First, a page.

Hi All,

We had a discussion many moons ago about atheists and morality and a lot has happened since then. I reached some new conclusions (which I'll withhold for now so I don't poison the water) and at least one other poster here has some new ideas about it.

So, I was wondering what the prevailing opinion is out there on this topic. Do you believe that atheists can be "moral"? Is it impossible for an atheist to be truly moral? Is "morality" something to which adherents have a valid claim? The infamous Dawkins and Harris had a discussion at Oxford about this about a year or so ago that was very good and I would also be interested in what anyone thinks of what was discussed there.

Thanks and all are welcome.

- kk

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Does it really matter whether morality and ethics have an objective basis?

I am inclined to think that people would prefer to be able to claim that they have some kind of objective standard, but would not care for it too much myself.

Quality of life determines to some extent morality, and that is hardly objective. Usually it's much easier to find out which kinds of behavior are immoral, without necessarily pinpointing morality to an objective standard.

 

Of course it matters. If there were a deity who gave us a set of pre- or proscriptions to follow, then we'd have an objective morality. But we don't live in that world. 

There are tests for quality of life, but like all tests which generate objective results (in terms of the test criteria), the original designing of the test involves applying subjective judgments.

But we don't live in that world.  No, we don't by choice.  We do not feel the need for a set of external pre or proscriptions, because we do not believe in the Great Enforcer.  Morals have to come from within.  If they were dictated, they wouldn't be morals, they would be rules.

"If they were dictated, they wouldn't be morals, they would be rules."

I LIKE that!

Ethics come from within, because they involve deliberation and the quality of one's character. Morals, by contrast, involve rule bound behavior, such as following The Ten Commandments. 

Then I am amoral but ethical by your standards. 

Perhaps the US Constitution fits your bill.

I'm not moral but am ethical. The term "amoral" carries a lot of negative baggage with it. Don't know how to interpret your Constitution reference.

Not for me, it doesn't.  It frees me.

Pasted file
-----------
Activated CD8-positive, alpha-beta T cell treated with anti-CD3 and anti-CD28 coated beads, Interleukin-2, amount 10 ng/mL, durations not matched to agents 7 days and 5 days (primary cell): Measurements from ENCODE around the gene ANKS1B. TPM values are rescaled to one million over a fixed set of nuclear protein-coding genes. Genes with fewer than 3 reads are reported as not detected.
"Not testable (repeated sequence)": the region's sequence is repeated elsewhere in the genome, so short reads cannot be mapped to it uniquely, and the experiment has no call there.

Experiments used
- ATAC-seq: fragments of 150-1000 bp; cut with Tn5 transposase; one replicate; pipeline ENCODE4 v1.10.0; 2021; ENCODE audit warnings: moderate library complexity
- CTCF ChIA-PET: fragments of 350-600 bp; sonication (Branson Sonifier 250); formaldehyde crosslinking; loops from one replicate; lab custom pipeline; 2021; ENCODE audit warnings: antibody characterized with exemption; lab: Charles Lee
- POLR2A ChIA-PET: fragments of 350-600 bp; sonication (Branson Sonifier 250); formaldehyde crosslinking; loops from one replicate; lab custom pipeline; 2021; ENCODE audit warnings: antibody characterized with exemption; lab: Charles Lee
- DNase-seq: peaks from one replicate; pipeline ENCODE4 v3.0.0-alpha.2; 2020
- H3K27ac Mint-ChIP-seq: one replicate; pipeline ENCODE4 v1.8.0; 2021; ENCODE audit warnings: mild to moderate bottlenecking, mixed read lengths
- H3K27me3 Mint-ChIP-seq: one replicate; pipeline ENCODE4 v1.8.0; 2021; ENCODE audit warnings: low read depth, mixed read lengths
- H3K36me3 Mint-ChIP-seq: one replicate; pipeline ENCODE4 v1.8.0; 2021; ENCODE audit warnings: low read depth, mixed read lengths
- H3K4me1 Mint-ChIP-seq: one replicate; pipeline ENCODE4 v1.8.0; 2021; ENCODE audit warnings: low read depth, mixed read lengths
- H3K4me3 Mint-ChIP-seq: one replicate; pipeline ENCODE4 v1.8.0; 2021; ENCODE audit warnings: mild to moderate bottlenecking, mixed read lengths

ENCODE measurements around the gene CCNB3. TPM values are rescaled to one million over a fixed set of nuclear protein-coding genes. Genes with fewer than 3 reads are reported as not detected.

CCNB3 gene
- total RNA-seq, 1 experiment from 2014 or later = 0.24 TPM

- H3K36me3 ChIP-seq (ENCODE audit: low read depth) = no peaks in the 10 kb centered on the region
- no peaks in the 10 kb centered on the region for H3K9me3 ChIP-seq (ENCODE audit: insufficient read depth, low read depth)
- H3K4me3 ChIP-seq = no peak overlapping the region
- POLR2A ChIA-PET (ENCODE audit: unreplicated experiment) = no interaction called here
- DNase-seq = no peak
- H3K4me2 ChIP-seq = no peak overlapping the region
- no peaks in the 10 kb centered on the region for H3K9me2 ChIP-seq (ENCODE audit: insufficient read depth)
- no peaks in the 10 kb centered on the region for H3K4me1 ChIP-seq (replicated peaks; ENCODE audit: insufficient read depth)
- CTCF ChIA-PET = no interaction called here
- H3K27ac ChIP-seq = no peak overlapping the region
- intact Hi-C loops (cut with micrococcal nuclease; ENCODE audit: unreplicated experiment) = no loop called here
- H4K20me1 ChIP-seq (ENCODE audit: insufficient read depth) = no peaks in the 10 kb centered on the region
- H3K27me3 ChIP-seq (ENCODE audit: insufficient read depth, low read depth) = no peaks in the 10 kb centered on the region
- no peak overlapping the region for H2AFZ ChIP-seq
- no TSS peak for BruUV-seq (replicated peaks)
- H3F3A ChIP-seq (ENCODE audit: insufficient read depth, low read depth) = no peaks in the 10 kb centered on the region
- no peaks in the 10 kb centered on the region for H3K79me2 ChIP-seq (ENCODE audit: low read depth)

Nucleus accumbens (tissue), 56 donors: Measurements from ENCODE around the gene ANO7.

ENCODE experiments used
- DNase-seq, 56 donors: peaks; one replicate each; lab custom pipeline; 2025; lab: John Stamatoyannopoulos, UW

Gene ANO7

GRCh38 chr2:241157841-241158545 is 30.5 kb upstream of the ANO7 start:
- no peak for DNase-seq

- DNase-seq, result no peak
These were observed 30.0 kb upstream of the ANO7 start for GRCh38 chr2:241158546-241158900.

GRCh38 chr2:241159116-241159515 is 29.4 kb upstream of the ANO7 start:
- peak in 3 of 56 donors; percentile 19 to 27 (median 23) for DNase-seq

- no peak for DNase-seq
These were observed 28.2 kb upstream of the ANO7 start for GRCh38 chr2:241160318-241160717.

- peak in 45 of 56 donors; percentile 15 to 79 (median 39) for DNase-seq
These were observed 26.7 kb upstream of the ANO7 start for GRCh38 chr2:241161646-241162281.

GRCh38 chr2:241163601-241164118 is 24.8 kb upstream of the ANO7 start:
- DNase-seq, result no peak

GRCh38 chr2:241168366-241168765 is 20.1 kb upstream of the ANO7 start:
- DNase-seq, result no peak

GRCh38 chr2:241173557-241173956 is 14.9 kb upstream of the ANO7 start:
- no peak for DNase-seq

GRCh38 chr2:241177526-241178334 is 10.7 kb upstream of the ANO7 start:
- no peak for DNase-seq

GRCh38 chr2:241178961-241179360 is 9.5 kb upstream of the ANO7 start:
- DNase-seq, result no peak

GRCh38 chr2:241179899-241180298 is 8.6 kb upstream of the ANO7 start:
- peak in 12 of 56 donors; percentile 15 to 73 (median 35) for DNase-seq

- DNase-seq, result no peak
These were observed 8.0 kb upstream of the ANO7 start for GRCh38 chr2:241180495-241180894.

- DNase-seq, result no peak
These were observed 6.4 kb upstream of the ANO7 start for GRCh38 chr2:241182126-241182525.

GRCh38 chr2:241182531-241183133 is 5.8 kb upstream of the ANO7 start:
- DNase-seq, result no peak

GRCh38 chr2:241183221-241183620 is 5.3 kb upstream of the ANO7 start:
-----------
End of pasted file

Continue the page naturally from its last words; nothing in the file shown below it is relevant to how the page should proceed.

The Constitution and declaration of rights could provide you with a source for moral values, if you felt it was important to have these external morals.

I am comfortable with the mesh of morals and ethics I have built up over the years.  Why wouldn't I be?  They are mine, tailored to fit me.  Are there people who follow morals they don't actually believe in?

I'm not saying morals are always bad, but anything good in morals should be able to be arrived at through ethical analysis.

Hey Strega,

That's interesting. Either by Right of Conquest or by referendum, I suppose we could all agree on a legal framework to pin up a moral code. Just make sure it is as you say, Constitutional; that is, fundamental law, so lawyers, sycophants, harpys and psychopaths can't monkey with it too much.

Problem, however, is that is not objective in my mind. If but one person dissents it is not objective, imo.

- kk

Dr. Grixis,

Think like someone without a conscience for a second, you know, think like lawyers and politicians think. If you don't have an objective standard what do you think they're going to do with that? Just my opinion, but I think that's the biggest reason. The second big reason for insisting on an objective framework is deconversion. If I'm going to deconvert someone it helps a lot if I have a  moral system to offer them that is objective, solid and can be substitued in the stead of their current moral system.

- kk

You don't have a new moral system to offer, you only have to make them realize that they already follow the same subjective system of morality as atheists do. The only difference is the realization or acceptance of that fact.

And lawyers and politicians would be the first to know about subjectivity in practice of law and government, which forms our morals.

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